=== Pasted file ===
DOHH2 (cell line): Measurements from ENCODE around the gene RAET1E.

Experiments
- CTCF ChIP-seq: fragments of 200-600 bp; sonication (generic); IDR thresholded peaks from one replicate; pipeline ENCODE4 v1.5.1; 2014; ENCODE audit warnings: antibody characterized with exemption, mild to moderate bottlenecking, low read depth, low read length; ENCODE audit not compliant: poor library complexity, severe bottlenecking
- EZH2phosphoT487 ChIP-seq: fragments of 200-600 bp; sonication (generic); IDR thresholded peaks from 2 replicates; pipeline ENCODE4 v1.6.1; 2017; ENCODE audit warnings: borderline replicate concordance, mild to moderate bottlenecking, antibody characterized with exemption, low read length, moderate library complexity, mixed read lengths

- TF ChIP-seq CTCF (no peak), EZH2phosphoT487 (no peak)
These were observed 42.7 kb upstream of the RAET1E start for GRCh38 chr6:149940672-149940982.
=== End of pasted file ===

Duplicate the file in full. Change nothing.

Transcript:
DOHH2 (cell line): Measurements from ENCODE around the gene RAET1E.

Experiments
- CTCF ChIP-seq: fragments of 200-600 bp; sonication (generic); IDR thresholded peaks from one replicate; pipeline ENCODE4 v1.5.1; 2014; ENCODE audit warnings: antibody characterized with exemption, mild to moderate bottlenecking, low read depth, low read length; ENCODE audit not compliant: poor library complexity, severe bottlenecking
- EZH2phosphoT487 ChIP-seq: fragments of 200-600 bp; sonication (generic); IDR thresholded peaks from 2 replicates; pipeline ENCODE4 v1.6.1; 2017; ENCODE audit warnings: borderline replicate concordance, mild to moderate bottlenecking, antibody characterized with exemption, low read length, moderate library complexity, mixed read lengths

- TF ChIP-seq CTCF (no peak), EZH2phosphoT487 (no peak)
These were observed 42.7 kb upstream of the RAET1E start for GRCh38 chr6:149940672-149940982.